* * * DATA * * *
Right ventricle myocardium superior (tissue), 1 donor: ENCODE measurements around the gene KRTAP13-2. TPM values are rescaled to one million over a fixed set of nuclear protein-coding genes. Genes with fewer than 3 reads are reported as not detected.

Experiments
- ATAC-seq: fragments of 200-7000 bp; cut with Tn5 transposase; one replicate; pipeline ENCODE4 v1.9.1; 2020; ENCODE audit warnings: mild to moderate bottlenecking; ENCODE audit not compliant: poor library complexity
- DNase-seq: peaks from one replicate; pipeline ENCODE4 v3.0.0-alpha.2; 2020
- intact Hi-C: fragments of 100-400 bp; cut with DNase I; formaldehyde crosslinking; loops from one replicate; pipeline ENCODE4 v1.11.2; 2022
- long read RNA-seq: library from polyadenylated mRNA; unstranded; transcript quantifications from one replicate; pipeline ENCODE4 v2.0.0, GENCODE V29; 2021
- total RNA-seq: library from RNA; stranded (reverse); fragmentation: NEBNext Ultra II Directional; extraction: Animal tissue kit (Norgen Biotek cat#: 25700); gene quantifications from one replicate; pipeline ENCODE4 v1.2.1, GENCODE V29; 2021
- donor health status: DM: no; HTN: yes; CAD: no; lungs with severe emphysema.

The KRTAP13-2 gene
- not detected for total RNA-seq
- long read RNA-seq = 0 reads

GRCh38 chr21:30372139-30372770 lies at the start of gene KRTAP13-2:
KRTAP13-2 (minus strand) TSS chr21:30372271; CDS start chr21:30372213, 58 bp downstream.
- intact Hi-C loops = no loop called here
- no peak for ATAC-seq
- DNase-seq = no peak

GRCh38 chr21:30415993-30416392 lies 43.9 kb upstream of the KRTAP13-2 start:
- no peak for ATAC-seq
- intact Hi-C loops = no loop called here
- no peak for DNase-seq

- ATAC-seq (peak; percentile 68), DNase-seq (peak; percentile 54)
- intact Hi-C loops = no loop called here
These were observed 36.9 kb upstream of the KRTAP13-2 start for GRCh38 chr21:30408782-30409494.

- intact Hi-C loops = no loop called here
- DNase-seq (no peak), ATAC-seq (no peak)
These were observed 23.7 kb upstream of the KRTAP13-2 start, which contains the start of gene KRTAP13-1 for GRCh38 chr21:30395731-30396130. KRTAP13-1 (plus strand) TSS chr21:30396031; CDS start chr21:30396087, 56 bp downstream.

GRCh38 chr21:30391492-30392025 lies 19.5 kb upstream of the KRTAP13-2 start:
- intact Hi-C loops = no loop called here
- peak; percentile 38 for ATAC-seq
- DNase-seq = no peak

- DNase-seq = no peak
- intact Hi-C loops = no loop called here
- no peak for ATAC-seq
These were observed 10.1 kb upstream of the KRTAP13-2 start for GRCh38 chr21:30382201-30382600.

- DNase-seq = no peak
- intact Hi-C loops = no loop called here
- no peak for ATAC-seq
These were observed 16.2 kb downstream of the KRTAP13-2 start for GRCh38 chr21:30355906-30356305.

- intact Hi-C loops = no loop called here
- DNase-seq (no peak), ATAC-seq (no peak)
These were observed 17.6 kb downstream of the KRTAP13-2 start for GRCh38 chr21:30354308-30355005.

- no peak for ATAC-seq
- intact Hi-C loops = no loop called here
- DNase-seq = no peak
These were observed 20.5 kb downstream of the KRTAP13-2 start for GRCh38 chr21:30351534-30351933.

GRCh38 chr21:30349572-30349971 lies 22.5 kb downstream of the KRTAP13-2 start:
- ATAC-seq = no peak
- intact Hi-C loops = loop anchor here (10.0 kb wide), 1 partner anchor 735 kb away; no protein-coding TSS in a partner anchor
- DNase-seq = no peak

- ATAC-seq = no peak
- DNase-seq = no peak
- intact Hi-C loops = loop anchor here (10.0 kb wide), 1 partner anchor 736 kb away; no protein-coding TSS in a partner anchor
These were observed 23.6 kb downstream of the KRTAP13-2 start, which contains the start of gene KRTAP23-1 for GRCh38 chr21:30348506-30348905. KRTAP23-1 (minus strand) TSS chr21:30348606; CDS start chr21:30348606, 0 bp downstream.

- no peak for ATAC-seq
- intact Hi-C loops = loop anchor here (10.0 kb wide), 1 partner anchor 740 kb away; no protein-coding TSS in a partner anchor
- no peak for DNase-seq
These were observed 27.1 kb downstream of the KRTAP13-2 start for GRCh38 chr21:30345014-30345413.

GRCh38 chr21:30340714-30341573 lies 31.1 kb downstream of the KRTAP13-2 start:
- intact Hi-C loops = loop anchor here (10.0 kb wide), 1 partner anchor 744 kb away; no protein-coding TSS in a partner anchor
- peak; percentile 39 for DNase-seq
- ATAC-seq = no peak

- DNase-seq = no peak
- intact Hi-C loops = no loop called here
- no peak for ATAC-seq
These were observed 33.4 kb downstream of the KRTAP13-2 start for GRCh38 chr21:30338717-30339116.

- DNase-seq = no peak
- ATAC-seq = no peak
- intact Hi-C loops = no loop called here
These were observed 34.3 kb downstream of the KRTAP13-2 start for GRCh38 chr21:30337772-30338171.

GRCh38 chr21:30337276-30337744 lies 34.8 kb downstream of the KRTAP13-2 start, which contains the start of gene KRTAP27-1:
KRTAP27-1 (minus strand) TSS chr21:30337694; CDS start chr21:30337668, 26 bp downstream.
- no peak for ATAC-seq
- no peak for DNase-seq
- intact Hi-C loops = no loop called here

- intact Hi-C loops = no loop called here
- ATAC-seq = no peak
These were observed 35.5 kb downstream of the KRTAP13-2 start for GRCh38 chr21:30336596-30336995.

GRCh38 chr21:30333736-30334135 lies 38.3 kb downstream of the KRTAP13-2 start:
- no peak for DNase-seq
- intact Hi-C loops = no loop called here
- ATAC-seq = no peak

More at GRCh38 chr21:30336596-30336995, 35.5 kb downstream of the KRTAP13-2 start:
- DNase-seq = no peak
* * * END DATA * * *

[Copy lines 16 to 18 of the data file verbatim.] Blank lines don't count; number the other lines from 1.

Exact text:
- DNase-seq = no peak

GRCh38 chr21:30415993-30416392 lies 43.9 kb upstream of the KRTAP13-2 start:
- no peak for ATAC-seq